Experian is one of the big three credit reporting bureaus, along with Equifax and TransUnion. Credit Karma is a free website that provides credit scores and reports to its members, along with financial articles and advice. Everything on Credit Karma is free if you sign up for its membership.
Experian also operates freecreditscore.com, another place where you get your free Experian FICO score once a month. Some banks and credit card issuers, like Discover, also offer complimentary Experian-based FICO® credit scores.
Here's the short answer: The credit scores and reports you see on Credit Karma come directly from TransUnion and Equifax, two of the three major consumer credit bureaus. The credit scores and reports you see on Credit Karma should accurately reflect your credit information as reported by those bureaus.
The most accurate credit scores are the latest versions of the FICO Score and VantageScore credit-scoring models: FICO Score 8 and VantageScore 3.0.
Credit Sesame offers better identity protection options. Credit Karma offers a more detailed credit score simulator. Credit Karma provides access to more financial services (like tax prep and the unclaimed money finder). Credit Sesame makes it easier to get an overall view of your situation on its dashboard.
Your score falls within the range of scores, from 580 to 669, considered Fair. A 587 FICO® Score is below the average credit score. Some lenders see consumers with scores in the Fair range as having unfavorable credit, and may decline their credit applications.
Credit Karma touts that it will always be free to the consumers who use its website or mobile app. But how accurate is Credit Karma? In some cases, as seen in an example below, Credit Karma may be off by 20 to 25 points.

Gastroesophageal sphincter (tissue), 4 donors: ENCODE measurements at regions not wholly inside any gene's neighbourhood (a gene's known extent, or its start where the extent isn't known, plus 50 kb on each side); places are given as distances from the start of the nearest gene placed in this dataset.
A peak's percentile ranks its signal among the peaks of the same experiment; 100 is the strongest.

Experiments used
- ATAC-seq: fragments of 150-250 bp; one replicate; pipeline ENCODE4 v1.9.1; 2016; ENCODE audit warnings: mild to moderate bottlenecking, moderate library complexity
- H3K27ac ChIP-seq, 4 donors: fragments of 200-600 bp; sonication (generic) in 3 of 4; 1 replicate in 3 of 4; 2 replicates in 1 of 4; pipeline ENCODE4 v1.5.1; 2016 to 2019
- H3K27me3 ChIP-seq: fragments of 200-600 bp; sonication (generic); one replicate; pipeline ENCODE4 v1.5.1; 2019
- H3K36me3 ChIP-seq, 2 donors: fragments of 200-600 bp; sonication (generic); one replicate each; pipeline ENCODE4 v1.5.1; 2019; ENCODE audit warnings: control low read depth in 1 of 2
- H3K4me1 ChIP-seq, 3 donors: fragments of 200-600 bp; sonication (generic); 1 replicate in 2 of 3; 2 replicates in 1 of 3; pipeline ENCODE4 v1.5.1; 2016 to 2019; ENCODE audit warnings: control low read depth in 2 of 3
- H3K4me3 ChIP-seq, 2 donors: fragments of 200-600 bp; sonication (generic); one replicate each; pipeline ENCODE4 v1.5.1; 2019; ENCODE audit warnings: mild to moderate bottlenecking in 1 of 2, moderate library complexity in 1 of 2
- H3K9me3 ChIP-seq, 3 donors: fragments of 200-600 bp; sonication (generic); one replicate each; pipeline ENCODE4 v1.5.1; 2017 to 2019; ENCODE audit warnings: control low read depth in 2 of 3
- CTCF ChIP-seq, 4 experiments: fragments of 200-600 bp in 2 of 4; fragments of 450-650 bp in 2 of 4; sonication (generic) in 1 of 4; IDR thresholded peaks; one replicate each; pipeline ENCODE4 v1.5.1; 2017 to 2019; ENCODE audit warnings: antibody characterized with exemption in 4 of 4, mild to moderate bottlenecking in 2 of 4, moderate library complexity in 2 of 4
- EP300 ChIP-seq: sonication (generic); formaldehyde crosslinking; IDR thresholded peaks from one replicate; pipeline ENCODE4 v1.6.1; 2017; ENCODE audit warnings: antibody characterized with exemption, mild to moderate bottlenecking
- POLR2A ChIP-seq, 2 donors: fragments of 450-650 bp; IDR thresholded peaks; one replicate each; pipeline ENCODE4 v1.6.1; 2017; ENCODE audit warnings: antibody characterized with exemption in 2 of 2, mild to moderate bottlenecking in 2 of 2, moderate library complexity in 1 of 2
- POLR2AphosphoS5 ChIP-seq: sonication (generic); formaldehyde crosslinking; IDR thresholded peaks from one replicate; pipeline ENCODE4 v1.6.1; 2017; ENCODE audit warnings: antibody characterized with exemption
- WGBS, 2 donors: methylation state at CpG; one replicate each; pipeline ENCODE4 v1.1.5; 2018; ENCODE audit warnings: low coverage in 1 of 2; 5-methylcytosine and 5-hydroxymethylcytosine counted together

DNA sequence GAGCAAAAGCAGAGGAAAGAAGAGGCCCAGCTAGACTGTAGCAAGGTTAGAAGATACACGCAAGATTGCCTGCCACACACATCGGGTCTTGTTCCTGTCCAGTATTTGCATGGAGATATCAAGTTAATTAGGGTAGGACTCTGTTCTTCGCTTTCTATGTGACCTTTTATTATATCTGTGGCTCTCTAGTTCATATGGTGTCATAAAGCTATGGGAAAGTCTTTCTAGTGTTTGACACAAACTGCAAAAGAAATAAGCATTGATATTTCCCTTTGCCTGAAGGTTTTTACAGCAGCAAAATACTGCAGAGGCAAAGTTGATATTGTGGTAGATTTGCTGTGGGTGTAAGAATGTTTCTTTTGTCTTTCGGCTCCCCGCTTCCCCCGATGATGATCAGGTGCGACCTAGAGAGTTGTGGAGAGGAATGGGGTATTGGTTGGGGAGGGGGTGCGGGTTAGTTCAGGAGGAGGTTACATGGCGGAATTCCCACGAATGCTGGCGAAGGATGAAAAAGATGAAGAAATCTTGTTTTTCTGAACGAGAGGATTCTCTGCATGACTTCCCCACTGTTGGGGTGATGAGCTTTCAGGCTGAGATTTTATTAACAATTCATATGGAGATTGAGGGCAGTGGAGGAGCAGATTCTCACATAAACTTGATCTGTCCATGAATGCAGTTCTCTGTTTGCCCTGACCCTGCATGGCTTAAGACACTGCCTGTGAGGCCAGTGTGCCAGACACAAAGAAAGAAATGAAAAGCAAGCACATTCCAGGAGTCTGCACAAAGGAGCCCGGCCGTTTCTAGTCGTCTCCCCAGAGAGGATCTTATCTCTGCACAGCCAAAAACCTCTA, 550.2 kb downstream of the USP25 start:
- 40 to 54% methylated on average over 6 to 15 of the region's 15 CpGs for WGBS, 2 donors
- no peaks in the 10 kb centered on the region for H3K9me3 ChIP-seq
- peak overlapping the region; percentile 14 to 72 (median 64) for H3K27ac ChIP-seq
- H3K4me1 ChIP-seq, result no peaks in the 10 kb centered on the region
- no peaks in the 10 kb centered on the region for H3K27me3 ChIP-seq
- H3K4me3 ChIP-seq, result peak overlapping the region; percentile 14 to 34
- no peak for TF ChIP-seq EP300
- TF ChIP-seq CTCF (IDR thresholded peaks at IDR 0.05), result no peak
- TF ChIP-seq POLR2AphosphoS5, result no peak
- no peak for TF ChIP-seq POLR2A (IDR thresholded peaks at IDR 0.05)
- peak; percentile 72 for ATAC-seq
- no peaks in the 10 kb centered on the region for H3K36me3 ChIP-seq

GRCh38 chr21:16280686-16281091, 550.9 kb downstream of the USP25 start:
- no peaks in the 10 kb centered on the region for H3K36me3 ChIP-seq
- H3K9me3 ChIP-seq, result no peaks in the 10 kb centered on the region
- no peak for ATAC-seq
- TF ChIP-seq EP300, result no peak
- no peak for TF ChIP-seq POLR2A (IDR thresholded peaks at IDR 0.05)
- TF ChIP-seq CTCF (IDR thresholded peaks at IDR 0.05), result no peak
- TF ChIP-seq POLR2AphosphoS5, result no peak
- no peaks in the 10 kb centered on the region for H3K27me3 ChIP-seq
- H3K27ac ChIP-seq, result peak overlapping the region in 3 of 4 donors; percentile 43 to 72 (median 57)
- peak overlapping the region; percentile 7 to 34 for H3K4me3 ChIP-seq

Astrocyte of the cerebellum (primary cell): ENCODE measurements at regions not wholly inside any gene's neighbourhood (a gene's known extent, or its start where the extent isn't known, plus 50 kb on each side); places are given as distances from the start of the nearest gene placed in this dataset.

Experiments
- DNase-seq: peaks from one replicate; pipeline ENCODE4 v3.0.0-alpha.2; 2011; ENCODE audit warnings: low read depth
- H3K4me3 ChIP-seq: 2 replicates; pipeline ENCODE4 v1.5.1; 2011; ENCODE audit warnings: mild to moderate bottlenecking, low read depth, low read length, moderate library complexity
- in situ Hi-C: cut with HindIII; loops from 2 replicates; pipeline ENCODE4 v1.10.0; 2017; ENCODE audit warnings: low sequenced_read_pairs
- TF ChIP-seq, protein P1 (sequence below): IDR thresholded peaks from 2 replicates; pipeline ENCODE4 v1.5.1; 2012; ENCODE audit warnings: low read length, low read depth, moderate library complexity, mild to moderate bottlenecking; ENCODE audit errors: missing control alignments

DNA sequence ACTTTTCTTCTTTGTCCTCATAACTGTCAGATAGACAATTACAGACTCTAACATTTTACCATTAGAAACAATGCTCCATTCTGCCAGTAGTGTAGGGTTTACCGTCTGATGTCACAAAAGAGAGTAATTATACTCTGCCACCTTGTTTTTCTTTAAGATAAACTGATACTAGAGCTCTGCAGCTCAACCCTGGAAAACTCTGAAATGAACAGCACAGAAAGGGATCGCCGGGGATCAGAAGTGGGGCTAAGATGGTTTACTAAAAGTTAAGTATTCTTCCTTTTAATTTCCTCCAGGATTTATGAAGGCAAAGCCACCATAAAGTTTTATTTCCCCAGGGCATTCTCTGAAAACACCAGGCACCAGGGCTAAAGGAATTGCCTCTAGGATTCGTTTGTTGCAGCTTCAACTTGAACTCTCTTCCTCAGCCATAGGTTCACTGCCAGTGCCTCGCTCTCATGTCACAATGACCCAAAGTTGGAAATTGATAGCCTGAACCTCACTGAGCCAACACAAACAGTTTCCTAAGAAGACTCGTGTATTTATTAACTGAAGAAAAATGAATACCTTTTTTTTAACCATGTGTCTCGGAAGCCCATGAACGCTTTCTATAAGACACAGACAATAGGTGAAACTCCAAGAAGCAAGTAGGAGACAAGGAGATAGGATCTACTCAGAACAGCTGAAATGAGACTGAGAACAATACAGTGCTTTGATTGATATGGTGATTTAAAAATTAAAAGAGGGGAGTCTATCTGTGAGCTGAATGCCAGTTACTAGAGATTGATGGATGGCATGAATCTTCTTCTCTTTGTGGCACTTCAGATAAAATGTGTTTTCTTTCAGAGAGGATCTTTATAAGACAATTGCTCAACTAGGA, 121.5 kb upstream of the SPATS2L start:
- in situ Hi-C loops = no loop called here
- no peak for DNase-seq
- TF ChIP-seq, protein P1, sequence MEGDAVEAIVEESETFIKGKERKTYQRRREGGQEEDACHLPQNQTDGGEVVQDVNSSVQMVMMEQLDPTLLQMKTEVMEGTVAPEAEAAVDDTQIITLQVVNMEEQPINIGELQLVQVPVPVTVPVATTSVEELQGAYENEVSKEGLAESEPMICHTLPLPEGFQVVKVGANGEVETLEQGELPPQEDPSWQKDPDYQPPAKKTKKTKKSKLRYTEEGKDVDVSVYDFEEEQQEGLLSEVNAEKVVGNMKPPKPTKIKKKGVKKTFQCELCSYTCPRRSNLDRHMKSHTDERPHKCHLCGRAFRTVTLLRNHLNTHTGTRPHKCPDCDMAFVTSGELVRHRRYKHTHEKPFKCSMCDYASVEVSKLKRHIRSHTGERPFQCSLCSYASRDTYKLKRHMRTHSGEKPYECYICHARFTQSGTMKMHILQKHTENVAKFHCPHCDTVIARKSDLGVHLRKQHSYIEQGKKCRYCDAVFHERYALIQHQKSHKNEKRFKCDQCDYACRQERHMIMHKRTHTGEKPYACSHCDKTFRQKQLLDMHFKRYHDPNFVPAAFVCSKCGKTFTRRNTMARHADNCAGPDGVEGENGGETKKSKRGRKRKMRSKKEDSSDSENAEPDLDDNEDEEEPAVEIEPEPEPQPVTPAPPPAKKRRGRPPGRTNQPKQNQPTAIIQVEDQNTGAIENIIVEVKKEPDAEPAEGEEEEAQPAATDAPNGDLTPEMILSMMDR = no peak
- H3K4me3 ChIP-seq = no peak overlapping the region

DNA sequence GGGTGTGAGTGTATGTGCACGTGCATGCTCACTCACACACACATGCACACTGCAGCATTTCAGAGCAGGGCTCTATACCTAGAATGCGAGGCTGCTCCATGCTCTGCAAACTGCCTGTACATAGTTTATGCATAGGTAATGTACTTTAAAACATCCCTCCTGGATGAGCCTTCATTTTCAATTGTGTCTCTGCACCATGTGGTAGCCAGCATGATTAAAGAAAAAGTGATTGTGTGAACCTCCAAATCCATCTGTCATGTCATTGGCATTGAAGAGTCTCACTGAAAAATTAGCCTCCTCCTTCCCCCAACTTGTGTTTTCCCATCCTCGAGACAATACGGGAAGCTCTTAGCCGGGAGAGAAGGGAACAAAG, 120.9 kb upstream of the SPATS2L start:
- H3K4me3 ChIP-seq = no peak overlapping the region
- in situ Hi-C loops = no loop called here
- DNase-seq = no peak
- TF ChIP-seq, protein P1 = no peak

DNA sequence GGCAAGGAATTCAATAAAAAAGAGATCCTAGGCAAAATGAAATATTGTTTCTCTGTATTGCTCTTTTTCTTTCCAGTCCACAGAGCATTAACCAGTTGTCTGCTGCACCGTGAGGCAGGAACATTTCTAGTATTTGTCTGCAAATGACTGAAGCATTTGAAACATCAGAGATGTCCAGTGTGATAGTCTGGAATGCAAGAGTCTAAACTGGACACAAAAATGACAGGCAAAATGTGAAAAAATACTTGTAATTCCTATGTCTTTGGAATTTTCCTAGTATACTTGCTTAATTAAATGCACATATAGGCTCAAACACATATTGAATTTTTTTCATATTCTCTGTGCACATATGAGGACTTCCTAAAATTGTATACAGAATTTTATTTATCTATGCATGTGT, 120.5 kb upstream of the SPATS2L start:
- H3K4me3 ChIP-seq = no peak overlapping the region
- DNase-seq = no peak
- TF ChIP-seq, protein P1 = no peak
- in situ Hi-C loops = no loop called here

Some lenders report to all three major credit bureaus, but others report to only one or two. Because of this difference in reporting, each of the three credit bureaus may have slightly different credit report information for you and you may see different scores as a result.
Payment History Is the Most Important Factor of Your Credit Score. Payment history accounts for 35% of your FICO® Score.
Although Experian is the largest credit bureau in the U.S., TransUnion and Equifax are widely considered to be just as accurate and important. When it comes to credit scores, however, there is a clear winner: FICO® Score is used in 90% of lending decisions.
A FICO score of 650 is considered fair—better than poor, but less than good. It falls below the national average FICO® Score of 710, and solidly within the fair score range of 580 to 669.
Scores between 566-603 are considered Fair. Scores between 604-627 are considered Good. Scores 628 and above are considered Excellent.
Although ranges vary depending on the credit scoring model, generally credit scores from 580 to 669 are considered fair; 670 to 739 are considered good; 740 to 799 are considered very good; and 800 and up are considered excellent.
Best Overall AnnualCreditReport.com